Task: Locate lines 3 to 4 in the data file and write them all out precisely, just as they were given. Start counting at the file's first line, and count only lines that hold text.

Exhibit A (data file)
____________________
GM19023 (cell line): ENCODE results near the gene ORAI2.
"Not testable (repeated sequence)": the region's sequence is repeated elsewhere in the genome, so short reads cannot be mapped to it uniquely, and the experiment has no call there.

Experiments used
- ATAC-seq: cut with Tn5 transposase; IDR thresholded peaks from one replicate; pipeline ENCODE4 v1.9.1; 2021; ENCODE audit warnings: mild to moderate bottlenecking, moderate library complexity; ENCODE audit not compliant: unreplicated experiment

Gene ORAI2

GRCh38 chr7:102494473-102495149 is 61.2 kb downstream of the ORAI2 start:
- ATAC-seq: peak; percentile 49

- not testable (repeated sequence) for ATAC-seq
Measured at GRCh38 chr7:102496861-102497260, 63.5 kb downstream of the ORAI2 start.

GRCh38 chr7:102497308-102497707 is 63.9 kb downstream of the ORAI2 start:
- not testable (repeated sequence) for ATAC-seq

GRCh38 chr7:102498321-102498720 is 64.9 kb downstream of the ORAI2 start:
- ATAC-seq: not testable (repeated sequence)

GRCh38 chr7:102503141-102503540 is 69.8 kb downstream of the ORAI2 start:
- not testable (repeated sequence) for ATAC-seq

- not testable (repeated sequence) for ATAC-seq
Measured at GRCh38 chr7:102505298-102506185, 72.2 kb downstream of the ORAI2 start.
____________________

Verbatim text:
Experiments used
- ATAC-seq: cut with Tn5 transposase; IDR thresholded peaks from one replicate; pipeline ENCODE4 v1.9.1; 2021; ENCODE audit warnings: mild to moderate bottlenecking, moderate library complexity; ENCODE audit not compliant: unreplicated experiment